(image source: Brill)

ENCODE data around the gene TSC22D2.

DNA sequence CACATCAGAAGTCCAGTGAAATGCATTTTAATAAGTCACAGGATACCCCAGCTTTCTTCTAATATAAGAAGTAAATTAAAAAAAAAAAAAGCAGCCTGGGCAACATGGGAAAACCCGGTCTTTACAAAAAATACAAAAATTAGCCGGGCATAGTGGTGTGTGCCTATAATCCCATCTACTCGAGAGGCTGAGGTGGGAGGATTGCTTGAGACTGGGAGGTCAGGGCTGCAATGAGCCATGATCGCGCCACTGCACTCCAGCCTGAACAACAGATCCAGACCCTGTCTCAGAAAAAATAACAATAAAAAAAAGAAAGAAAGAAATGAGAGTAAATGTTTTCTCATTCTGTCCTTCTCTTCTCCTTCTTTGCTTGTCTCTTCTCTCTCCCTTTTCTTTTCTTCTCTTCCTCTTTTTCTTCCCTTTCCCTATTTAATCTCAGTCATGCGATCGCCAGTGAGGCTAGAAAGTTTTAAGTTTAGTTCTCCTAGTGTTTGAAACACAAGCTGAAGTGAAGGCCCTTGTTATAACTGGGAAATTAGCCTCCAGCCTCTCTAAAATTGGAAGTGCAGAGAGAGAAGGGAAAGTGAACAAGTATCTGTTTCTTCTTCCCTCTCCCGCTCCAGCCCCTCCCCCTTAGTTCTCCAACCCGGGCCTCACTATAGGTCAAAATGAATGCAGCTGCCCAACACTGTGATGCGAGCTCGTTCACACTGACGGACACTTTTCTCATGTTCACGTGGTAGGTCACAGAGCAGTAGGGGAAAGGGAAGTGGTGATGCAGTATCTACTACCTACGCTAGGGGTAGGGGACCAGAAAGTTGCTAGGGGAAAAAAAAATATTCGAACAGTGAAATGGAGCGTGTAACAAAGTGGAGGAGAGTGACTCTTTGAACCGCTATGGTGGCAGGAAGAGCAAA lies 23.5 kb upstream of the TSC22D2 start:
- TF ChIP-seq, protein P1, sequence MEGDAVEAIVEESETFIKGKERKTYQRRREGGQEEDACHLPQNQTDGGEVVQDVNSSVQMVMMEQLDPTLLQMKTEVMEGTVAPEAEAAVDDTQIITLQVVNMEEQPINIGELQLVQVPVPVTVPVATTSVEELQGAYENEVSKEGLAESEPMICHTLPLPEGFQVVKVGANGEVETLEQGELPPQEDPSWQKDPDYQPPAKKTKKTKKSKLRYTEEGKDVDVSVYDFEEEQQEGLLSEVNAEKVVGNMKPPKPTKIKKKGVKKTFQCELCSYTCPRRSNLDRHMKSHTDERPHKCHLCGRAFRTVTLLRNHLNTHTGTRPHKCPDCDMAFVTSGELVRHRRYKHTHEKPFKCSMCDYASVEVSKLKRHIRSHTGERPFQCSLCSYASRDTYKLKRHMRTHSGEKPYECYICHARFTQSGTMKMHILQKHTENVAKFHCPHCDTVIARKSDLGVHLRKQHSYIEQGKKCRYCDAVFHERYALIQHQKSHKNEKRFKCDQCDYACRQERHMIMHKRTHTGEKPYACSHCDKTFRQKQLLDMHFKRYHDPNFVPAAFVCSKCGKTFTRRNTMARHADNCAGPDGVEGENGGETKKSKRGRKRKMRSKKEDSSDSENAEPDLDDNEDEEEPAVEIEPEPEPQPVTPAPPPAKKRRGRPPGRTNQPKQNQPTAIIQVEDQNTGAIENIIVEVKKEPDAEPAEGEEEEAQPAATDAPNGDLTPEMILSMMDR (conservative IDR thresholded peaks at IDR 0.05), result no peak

The permanent or compulsory nature of Belgian neutrality, from the country’s inception (1830–1839) to the Franco-Prussian war (1870) is has generally been left to political or diplomatic historians. The guarantors of Belgian independence had made their enduring support conditional on the respect of the obligations of neutrality. Legal historians should consider that political and diplomatic exchanges were steeped in international law-discourse. In early modern doctrine, a state’s decision to remain neutral during a conflict between third states could be reversed when necessary. The permanent nature of these restrictions meant the latter had become impossible. The Belgian government pleaded for a restrictive reading of limitations to its sovereignty. Rights and obligations were presented as mutually dependent. This played out favourably during the ‘War of the Triple Alliance’ (1864–1870), exports to Brazil could go on, even if its opponent, Paraguay suffered a blockade. Franco-British pressure forced the Belgian government to downplay its ambitions in 1854, during the Crimean War. Even if arms were supplied to all parties in the conflict. When guarantors were involved in a conflict, neutrality became a nearly prohibitive burden. British sympathy for the Belgian liberal constitutional system could not override basic geopolitical interests and French pressure.Read more on the Brill website (DOI 10.1163/9789004412088_009).